Julian Stanczak on KCRW 89.9 FM "Art Talk" September 28, 2017

Hunter Drohojowska-Philp discusses optics in art shows at Diane Rosenstein and Praz-Delavallade galleries.

Sept. 28, 2017

Julian Stanczak's two-dimensional paintings of thin lines of contrasting color vibrate and morph as though they were operating in three-dimensions. The name of the movement known as Op Art was coined after his 1964 show at the Martha Jackson Gallery in New York. Julian Stanczak: Duo, on view at Diane Rosenstein Gallery in Hollywood, is the first in LA since the artist's death last March. As suggested in the title, the dozen paintings made between 1968 and 2011 were produced using only two colors but in hues or tones that registered as energy and light.

A major painting in the show, "Offering Violet" (1970), was made six years after his initial critical recognition. Narrow strips of purple and black are arranged precisely in a pattern that radiates from dark to light (or vice versa) and lends the appearance of layered rectangles and trapezoids. Stanczak did not work from preliminary drawings or, obviously, computer graphics.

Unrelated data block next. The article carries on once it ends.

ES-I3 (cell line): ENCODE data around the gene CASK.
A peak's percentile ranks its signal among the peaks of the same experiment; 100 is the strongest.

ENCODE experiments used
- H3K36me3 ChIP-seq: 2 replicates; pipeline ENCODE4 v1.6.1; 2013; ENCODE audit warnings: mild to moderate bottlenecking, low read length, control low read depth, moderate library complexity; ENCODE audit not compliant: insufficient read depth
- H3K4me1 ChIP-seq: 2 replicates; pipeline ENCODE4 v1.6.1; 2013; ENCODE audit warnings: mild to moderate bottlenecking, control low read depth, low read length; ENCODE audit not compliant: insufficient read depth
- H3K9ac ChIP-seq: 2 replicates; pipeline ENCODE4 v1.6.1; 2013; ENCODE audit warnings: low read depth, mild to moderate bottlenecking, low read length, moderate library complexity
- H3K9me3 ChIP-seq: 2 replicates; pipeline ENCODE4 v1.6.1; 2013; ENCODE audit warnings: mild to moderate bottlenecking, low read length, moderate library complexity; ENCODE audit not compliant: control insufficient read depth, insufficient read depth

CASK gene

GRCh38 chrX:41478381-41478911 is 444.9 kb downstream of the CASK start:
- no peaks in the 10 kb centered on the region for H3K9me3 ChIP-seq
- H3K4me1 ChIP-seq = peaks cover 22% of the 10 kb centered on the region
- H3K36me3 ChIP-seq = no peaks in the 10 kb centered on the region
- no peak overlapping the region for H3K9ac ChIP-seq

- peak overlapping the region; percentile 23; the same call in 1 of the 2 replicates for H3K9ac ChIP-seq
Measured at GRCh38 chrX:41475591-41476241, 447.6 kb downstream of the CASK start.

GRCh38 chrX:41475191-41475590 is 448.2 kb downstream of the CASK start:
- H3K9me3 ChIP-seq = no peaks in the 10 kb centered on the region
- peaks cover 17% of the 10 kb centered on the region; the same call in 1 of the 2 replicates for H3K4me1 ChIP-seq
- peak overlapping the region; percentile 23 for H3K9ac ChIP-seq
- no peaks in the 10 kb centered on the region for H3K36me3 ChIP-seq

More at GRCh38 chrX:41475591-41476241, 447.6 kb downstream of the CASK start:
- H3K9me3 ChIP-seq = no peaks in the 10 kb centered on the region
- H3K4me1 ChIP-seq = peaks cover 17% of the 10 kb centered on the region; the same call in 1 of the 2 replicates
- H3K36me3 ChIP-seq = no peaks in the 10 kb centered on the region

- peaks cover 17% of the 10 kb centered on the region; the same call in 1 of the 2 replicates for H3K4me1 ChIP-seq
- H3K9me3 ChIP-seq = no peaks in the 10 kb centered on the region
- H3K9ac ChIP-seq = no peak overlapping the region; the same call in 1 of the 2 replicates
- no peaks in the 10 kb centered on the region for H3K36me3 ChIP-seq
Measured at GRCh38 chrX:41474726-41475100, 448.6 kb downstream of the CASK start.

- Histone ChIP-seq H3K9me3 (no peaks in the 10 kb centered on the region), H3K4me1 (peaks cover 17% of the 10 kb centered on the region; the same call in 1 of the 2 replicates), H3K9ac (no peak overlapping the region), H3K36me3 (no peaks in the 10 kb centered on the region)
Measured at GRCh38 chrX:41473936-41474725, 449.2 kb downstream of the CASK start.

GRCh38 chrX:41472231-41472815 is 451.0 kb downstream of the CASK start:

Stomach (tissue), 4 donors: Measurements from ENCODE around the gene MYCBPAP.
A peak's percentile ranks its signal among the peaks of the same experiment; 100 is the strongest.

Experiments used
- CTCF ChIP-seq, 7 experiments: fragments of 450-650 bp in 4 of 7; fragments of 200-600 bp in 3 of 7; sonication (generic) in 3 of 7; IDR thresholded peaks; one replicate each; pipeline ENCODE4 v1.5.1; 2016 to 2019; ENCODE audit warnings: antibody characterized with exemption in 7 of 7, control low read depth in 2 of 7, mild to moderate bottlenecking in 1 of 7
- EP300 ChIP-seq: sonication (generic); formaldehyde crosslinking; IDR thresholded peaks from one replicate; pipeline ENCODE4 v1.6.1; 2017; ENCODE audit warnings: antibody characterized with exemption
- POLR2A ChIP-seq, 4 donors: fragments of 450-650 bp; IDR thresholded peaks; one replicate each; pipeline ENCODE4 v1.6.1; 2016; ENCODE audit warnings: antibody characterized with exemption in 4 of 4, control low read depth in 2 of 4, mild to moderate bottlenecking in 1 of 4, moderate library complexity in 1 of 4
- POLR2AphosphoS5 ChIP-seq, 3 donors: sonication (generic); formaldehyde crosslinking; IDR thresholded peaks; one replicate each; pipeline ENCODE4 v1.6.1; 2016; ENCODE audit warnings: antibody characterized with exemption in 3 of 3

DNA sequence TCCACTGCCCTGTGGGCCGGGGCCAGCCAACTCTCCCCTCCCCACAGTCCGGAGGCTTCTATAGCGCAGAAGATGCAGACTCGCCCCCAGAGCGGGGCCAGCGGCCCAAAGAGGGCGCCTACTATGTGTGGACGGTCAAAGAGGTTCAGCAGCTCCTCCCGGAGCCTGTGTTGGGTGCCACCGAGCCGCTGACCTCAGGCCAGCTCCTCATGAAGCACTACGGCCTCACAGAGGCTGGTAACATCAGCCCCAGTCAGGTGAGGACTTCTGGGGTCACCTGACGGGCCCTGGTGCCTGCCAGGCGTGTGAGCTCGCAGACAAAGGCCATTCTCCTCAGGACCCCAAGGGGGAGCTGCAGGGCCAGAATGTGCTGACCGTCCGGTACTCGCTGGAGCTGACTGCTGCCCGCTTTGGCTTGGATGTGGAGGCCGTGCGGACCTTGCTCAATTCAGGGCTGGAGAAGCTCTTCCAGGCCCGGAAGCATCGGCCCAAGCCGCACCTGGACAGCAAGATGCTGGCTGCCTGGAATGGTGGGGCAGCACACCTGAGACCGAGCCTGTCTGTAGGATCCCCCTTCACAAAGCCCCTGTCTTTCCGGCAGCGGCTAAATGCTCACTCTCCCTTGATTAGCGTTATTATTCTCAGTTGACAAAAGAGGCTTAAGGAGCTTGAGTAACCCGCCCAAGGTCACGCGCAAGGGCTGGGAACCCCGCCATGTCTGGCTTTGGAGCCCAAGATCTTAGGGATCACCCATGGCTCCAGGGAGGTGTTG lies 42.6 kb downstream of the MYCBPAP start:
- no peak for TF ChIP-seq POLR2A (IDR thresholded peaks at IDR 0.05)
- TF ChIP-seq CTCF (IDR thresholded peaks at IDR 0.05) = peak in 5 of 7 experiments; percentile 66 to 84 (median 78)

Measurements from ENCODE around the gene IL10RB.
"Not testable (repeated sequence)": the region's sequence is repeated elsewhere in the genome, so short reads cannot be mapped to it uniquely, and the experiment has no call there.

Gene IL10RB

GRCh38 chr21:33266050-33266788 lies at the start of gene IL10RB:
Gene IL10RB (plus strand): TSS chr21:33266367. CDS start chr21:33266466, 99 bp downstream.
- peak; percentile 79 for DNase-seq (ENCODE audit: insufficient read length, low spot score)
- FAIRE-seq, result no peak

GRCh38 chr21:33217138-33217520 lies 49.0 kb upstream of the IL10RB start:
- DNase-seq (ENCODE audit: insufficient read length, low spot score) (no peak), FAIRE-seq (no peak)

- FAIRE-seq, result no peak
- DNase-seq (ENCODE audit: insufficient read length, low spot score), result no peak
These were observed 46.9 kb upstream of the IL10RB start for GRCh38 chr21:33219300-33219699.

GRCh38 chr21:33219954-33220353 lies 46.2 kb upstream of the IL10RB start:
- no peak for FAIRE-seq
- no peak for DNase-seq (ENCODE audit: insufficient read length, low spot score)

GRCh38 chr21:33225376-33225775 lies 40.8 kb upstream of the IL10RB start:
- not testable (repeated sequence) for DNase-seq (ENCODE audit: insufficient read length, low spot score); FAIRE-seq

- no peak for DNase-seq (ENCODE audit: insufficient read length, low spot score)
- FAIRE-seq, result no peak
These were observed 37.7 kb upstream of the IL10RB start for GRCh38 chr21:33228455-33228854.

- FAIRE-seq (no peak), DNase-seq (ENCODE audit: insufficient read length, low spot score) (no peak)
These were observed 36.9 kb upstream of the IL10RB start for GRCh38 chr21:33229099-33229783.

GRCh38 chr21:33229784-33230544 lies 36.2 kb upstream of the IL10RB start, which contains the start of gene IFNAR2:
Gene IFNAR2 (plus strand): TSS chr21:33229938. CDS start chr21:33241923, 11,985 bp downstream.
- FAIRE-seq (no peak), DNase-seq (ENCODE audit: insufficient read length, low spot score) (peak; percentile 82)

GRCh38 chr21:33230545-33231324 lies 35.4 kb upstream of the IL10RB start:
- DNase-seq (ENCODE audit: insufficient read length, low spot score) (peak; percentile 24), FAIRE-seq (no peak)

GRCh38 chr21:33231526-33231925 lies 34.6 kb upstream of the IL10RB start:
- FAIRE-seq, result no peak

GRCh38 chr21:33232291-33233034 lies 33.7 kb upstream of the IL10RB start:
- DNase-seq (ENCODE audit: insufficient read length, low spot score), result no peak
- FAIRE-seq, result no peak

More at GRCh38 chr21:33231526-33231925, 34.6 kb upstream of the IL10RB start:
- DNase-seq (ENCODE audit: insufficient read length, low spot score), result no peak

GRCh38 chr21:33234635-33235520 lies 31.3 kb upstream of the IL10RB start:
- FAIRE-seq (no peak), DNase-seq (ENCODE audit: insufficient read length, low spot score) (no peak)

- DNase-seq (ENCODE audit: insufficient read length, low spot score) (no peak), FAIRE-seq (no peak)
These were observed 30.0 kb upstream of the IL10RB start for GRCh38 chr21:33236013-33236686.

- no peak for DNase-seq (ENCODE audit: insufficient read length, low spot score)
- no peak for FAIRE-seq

Though the paintings date from many decades of his output, they seldom vary in concentration and effect. This would be impressive from any artist, but Stanczak accomplished it after losing the use of his right hand while interned as a youngster in a Siberian labor camp during World War II. The Polish-born artist trained himself to use only his left hand and later felt it helped him concentrate on rigorous technique as a relief from the painful emotions of his early experiences. He immigrated to Cleveland, Ohio in 1950 and taught for decades at the Cleveland Institute of Art, which came to be known as a center for such art. Stanczak was included in the important Museum of Modern Art exhibition "The Responsive Eye" in 1965 and never wavered from his fascination with the optical response to tonalities of color and line. On view through October 21.

Airs September 28, 2017 from 6:44-6:47pm.

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